5 Ways to Explore the Dominican Republic Off the Beaten Path

For curious travellers, the Caribbean nation has far more to offer than all-inclusive resorts.

By Sandra MacGregor
Published 16 Apr 2018, 18:21 BST
Photograph by Pascal Sittler, Rea, Redux

With its cerulean surf and endless sunshine, the Dominican Republic is especially popular among holidayers seeking the promise of a carefree, all-inclusive escape. But outside the resorts lie an impressive array of underappreciated areas, offering travellers unforgettable adventure and Instagram-worthy sights.

Explore Los Haitises National Park

Half archaeological site, half Edenic landscape, this protected area on the northeastern coast showcases pockmarked limestone cliffs, twisted mangroves, and a vast system of sinkholes and caverns.

A tour boat glides through mangroves in Los Haitises National Park, which is primarily accessible by water. The Samaná Bay separates Los Haitises from the Samaná Peninsula to the north.
Photograph by Raúl Touzon, National Geographic Creative

Approaching the park by boat, you’ll pass islets where birds boisterously stake out the nests tucked into trees and craggy alcoves. Frigates are among the most eye-catching. You don’t need to be a birder to be entranced by males puffing up their melon-sized crimson throats to court the drab, black and white females.

Venture into the park’s dark caves to be awed by the country’s largest collections of petroglyphs, created by the indigenous Taíno people. The pre-Columbian drawings of birds, whales, and gods evoke the nation’s history in a way no language could.

Soar in a Hot-Air Balloon

Boating is one of the Dominican Republic’s most popular activities, but why not trade in turquoise waters for the wild blue yonder? In Punta Cana, you can sail the skies in the Caribbean’s only licensed hot-air balloon ride.

Balloon operator Luis Leonardo regales guests with fascinating stories in the air, then dazzles them with a magic show during a champagne breakfast on the ground.

To catch the sunrise, you’ll have to get up at 4:30 a.m. It’s worth it to float above sugarcane fields as the sun emerges from the ocean for an unforgettable—if at times heart-stopping—experience.

Snorkel a Hidden Beach

Why leave your hotel’s beach, with its easy access to fruity cocktails and fresh towels, in search of a less convenient seaside? You’ll find the answer at Playa Fronton.

Related: See 25 Caribbean Hot Spots

Only accessible by boat or arduous hike, Fronton is a testament to the DR’s varied landscape. The narrow, palm tree-peppered sands abut a towering cliff, drawing as many climbers as beachgoers to the remote playa.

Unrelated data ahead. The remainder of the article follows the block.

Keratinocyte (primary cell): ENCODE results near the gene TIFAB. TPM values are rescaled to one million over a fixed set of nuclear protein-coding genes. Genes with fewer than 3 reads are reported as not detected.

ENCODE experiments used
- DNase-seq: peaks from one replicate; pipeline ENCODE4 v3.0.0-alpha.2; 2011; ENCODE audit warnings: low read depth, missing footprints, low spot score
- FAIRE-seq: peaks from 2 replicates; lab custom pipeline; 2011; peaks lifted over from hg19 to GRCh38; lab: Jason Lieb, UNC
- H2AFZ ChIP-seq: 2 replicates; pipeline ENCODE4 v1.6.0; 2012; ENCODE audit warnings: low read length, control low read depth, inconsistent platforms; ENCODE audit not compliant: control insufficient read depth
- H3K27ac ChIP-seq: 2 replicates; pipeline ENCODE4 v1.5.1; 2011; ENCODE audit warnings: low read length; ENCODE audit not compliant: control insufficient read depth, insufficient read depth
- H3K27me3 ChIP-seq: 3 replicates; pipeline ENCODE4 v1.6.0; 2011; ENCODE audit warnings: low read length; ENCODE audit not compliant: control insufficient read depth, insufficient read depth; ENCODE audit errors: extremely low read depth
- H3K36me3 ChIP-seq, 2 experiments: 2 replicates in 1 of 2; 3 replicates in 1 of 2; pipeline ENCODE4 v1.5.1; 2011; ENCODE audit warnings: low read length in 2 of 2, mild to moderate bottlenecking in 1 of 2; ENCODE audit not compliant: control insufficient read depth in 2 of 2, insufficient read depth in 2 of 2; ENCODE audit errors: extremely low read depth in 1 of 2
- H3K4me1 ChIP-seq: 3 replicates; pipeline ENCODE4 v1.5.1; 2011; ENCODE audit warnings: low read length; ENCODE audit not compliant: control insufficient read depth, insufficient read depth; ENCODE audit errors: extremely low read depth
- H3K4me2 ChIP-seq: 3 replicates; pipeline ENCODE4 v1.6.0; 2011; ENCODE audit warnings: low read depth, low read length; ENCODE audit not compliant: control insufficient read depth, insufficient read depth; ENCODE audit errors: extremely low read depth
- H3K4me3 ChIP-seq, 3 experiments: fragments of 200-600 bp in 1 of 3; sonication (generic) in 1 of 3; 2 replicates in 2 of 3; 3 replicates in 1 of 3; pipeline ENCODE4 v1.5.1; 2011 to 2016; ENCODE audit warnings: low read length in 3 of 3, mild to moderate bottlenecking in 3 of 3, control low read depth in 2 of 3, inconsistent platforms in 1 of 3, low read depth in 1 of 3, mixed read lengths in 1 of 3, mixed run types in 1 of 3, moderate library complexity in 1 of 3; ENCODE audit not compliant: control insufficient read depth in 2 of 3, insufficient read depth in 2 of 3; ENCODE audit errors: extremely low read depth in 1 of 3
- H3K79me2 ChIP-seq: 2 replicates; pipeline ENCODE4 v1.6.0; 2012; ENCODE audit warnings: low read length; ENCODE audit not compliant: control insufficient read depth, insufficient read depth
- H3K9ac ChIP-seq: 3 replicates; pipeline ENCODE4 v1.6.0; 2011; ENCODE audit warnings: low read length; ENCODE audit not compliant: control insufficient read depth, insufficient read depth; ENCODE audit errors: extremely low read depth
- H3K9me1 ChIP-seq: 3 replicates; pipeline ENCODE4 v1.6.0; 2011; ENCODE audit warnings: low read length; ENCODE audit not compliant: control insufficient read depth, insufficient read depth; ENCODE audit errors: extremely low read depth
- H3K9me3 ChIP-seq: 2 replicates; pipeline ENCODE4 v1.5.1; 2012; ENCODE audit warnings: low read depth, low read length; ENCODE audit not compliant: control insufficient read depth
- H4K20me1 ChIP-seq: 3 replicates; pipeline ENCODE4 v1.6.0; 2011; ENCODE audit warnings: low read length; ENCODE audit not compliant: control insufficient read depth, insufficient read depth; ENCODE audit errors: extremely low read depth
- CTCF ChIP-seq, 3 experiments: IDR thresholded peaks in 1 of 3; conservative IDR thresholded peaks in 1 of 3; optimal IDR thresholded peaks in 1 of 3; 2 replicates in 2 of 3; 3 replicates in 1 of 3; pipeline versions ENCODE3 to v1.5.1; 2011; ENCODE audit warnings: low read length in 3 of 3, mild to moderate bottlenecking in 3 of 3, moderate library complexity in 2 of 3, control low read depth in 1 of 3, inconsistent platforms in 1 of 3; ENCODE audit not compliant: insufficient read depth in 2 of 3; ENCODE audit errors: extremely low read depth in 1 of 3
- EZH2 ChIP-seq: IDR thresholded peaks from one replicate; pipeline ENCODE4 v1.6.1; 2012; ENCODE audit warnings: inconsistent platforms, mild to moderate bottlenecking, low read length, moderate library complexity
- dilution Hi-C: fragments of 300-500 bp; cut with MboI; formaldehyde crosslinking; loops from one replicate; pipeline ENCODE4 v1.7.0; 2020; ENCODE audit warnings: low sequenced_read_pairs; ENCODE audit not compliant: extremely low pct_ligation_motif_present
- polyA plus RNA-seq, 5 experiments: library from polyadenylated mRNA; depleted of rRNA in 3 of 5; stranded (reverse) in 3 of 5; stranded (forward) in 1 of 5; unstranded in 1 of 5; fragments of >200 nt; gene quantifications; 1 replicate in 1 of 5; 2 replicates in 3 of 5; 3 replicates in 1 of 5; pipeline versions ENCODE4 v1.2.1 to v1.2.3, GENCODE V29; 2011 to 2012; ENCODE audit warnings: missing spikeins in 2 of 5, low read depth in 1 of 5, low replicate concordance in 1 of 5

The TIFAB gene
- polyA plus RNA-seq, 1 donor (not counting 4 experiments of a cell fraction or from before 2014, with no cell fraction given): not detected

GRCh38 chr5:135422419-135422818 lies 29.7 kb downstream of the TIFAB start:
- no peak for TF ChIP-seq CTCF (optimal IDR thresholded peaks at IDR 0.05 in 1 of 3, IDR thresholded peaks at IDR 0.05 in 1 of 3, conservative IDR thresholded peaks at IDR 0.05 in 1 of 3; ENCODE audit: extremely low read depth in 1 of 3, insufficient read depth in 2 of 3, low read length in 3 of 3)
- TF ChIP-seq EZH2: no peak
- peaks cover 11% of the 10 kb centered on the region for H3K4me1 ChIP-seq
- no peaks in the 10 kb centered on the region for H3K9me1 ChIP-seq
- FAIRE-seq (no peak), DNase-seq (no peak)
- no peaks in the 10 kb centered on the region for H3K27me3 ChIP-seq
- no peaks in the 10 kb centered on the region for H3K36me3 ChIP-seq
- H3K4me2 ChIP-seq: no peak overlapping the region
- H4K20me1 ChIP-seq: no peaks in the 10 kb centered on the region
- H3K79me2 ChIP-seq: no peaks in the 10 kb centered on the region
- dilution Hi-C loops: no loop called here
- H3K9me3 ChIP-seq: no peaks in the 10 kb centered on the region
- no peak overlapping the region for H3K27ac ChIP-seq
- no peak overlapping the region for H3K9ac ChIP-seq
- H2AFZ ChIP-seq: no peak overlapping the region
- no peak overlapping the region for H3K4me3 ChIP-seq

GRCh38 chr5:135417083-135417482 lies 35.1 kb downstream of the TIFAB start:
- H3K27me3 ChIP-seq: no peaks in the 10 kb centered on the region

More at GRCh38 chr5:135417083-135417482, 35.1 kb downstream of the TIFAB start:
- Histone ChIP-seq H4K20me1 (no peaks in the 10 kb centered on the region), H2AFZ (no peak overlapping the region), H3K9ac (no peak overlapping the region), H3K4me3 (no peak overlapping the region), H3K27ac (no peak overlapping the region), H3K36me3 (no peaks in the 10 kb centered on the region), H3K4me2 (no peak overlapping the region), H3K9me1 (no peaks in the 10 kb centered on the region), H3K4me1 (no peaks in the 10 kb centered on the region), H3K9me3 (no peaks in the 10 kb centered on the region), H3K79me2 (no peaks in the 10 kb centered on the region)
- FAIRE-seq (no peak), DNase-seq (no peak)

Fronton is also a prime snorkeling spot. Don’t be waylaid by the smattering of coral near the shore: The more active reefs are farther north, where the cliff falls into the sea. There, among delicate seagrass and colourful fish, you’ll find an amazing collection of red, black, and purple sea urchins. (Just be sure to wear water shoes.)

Ride Horseback to El Limón Waterfall

Tear yourself away from the coast for an inland trek to El Limón, a waterfall in the Samaná Peninsula. To reach the secluded site, you’ll ride horseback through pristine tropical landscapes as your guide points out lizards, flowering paradise trees, and lightning-quick hummingbirds.

Muffled by dense foliage, El Limón likes to make an entrance: As you reach the crest of yet another hill, it suddenly appears, as if the forest pulled back the curtains on a theatre. After picking your own way down rocky steps and through a creek, reward yourself with a dip in the swimming hole beneath the falls.

Plummeting over 130 feet (40 metres), secluded El Limón is one of the highest falls in the region.

Take in the Town of Samaná

Despite the peninsula’s growing popularity, Samaná itself has managed to elude the spotlight. The town sees most of its visitors from January to March when the humpback whales are migrating. But during the rest of the year, this seemingly sleepy port town is a wonderful place to join Dominicans’ daily lives.

Resurrected from pieces shipped to the island from England in the late 1800s, the unassuming Domincan Evangelical Church became a place of worship for freed slaves and their descendants. On the west side of town, the animated Mercado Samaná, rarely frequented by tourists, offers regional produce and spices while children play tag and men play dominoes.

At night, Samaná puts on its dancing shoes. Seemingly dead in daylight, bars and clubs suddenly pulse with life as residents come out to dance the merengue.

A local backflips off the bow of a boat into the clear waters off the Samaná Peninsula.
Photograph by Michael Hanson, National Geographic Creative
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